News

Smooth fetal brain.

How, not why, the human brain folds

February 1, 2016

The distinctive troughs and crests of the human brain are not present in most animals; highly folded brains are seen only in a handful of species, including some primates, dolphins, elephants, and pigs. In humans, folding begins in fetal brains around the 20th week of gestation and is completed only when the child is about 18 months old.

Matthew Liebmann, the John and Ruth Hazel Associate Professor of the Social Sciences in the Department of Anthropology.

New World devastation

January 28, 2016

There is little dispute that in the wake of European colonists’ arrival in the New World, Native American populations were decimated by disease and conflict. But debate has continued around the timing, magnitude, and wider effects of this depopulation.

Matthew Liebmann, the John and Ruth Hazel Associate Professor of the Social Sciences in the Department of Anthropology.

New World devastation

January 28, 2016

There is little dispute that in the wake of European colonists’ arrival in the New World, Native American populations were decimated by disease and conflict. But debate has continued around the timing, magnitude, and wider effects of this depopulation.

Wounded Veteran Brian Mast at Harvard.

A Veteran Sets His Sights on Harvard, and Congress

January 1, 2016

Brian Mast opened his eyes to the light of another country. He blinked, eyes focusing and fading on the fluorescent bulbs in the ceiling. They buzzed like bugs. Where were the mosquitos, ever present in a place like Afghanistan, bearing diseases like malaria, like yellow fever, the nets by each bedside that staved them away?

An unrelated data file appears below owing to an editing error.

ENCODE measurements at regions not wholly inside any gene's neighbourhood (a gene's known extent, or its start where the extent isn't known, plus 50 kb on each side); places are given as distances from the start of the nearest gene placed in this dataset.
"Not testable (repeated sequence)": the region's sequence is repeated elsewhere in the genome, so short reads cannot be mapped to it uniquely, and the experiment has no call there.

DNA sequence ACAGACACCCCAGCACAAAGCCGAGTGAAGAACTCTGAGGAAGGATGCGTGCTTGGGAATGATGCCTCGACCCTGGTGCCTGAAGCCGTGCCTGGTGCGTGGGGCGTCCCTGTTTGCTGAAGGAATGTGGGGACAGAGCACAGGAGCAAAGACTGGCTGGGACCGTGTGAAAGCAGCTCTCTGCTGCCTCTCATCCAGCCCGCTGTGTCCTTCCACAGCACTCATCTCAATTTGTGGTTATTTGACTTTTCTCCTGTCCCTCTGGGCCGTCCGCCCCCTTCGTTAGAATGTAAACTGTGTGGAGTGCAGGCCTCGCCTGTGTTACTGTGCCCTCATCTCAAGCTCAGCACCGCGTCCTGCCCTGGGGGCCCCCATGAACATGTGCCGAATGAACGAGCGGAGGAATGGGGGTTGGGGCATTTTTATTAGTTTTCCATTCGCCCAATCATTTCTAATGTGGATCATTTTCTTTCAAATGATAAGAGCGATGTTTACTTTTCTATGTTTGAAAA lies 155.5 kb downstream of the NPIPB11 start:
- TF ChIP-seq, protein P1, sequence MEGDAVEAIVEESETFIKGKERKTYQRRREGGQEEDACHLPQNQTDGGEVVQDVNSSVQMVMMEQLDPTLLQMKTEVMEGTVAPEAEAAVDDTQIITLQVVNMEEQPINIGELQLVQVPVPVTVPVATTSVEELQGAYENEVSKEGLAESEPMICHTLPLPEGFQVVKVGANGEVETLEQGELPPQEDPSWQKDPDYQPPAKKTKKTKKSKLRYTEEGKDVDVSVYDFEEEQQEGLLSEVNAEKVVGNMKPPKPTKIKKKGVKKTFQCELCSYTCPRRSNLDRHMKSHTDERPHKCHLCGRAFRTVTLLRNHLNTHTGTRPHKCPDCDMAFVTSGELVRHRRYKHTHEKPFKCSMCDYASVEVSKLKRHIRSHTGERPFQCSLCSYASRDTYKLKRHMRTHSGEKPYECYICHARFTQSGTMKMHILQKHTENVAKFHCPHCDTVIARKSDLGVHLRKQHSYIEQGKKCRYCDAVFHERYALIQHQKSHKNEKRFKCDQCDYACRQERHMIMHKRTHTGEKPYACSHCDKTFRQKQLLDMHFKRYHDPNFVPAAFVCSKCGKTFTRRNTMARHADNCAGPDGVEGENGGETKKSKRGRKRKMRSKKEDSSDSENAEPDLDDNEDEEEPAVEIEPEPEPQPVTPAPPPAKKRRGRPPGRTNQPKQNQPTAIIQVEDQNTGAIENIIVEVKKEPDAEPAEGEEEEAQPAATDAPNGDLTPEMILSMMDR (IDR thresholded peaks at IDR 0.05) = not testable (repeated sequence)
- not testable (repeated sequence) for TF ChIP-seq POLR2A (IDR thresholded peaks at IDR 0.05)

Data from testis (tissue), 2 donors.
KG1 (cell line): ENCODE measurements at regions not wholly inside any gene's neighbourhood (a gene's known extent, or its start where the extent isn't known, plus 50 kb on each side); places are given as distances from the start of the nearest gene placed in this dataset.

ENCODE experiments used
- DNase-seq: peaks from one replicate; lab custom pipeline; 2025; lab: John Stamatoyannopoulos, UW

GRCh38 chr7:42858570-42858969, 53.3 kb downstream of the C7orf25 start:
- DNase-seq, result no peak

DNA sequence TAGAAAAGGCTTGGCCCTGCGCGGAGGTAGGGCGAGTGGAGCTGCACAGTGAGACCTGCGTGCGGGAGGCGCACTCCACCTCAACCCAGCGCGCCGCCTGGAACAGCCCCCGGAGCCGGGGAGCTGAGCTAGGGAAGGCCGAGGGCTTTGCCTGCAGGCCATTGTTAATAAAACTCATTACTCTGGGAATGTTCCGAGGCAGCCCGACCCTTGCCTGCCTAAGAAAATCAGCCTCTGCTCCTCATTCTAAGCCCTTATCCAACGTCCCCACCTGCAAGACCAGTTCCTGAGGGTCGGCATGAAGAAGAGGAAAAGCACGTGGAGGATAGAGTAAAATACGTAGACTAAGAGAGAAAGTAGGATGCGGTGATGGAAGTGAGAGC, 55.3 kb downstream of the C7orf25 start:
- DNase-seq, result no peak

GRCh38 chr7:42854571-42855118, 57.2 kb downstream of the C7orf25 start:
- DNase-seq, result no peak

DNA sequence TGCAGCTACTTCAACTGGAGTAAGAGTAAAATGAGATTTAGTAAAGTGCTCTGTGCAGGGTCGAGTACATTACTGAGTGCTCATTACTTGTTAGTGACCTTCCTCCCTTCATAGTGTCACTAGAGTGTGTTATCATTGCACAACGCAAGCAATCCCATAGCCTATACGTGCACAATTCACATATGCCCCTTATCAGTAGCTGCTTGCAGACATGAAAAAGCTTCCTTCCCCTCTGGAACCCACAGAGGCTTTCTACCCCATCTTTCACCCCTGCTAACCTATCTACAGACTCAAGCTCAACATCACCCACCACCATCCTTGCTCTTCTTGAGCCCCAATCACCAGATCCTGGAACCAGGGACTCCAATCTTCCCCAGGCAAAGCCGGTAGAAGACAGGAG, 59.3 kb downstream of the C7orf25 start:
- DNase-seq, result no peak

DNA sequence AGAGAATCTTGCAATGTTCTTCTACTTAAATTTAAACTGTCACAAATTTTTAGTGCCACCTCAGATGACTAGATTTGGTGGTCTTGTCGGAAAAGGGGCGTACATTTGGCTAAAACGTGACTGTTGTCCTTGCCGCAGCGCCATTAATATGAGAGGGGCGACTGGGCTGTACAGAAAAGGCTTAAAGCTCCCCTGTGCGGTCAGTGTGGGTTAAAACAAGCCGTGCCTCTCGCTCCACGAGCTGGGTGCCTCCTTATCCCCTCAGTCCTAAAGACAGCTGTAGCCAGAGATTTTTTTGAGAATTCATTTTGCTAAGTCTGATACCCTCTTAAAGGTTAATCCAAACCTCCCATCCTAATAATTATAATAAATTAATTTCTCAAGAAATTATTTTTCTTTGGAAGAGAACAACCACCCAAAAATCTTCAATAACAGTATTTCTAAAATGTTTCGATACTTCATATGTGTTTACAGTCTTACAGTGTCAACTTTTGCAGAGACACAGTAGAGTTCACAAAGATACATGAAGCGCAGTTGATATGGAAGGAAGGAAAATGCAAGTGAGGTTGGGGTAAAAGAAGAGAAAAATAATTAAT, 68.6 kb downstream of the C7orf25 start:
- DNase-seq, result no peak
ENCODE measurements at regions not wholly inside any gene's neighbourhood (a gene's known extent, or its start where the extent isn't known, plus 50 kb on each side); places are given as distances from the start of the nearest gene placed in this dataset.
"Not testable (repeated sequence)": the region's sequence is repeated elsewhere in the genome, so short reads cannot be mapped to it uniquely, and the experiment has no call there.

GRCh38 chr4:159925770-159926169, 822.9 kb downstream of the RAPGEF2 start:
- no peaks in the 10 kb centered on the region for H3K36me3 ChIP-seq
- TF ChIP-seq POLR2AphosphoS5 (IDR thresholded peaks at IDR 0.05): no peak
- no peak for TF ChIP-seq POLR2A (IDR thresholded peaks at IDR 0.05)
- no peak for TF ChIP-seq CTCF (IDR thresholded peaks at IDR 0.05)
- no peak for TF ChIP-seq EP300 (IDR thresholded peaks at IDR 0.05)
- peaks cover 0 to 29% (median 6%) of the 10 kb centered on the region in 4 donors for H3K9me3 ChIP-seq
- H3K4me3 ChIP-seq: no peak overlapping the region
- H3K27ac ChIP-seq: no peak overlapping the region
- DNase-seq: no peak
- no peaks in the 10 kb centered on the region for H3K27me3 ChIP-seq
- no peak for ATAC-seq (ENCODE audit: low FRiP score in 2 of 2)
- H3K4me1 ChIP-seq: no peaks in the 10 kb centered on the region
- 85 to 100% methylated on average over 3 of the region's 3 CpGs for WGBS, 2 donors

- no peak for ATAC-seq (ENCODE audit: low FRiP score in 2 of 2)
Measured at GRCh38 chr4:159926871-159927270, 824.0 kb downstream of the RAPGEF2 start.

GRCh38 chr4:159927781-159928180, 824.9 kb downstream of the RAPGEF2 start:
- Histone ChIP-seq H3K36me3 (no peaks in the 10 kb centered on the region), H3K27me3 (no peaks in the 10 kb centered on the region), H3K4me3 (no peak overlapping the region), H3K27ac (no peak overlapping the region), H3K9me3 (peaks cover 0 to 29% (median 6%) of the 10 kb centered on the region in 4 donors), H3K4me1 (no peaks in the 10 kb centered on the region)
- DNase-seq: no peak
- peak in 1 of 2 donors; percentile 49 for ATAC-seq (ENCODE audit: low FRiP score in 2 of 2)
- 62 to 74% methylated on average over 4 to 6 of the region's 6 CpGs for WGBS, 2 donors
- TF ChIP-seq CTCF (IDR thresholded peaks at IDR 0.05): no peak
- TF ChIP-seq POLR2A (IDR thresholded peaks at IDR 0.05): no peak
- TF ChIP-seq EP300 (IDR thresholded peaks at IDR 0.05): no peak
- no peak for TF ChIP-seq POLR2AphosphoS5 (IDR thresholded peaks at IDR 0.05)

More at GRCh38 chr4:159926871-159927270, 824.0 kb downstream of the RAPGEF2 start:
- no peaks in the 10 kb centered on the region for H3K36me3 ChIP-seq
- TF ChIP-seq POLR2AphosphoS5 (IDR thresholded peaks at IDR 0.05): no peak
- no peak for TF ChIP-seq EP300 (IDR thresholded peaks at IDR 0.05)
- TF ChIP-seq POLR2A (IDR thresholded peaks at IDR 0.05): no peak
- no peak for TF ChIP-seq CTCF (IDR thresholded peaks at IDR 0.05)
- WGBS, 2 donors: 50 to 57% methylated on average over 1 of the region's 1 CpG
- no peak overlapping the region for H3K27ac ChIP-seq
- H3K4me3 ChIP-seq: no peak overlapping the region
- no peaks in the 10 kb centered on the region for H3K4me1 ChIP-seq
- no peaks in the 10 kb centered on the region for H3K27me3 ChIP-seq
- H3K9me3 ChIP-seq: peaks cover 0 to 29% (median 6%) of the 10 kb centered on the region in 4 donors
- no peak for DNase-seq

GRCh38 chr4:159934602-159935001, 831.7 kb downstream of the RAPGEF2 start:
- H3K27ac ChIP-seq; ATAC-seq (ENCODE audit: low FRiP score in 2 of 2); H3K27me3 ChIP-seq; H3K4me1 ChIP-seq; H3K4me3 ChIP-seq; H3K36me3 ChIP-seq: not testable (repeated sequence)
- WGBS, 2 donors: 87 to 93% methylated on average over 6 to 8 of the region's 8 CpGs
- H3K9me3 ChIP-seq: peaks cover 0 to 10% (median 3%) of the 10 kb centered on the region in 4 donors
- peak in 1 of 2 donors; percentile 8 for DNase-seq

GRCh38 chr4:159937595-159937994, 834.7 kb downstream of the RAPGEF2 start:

By using a simple game, researchers found that young children were quick to reject distributions in which the other person received more candy, a reaction known as disadvantageous inequity aversion.

A focus on fairness

November 18, 2015

Fairness may be a necessity of human civilization, allowing people to share valuable resources. But does it develop the same way, and at the same pace, across all human cultures?

A new Harvard study suggests that the answer may be no.

Video: Success on, and off, the field

Less football than life

November 18, 2015

Tim Murphy has a recurring nightmare that it’s game day, and he can’t find the venue. He always jerks awake in a cold sweat.

But in real life, Murphy always shows up, and so does his Crimson football team. That was never truer than in the Oct. 30 game against Dartmouth, a potent opponent with a real shot at toppling the winning empire Murphy and his men have so painstakingly built.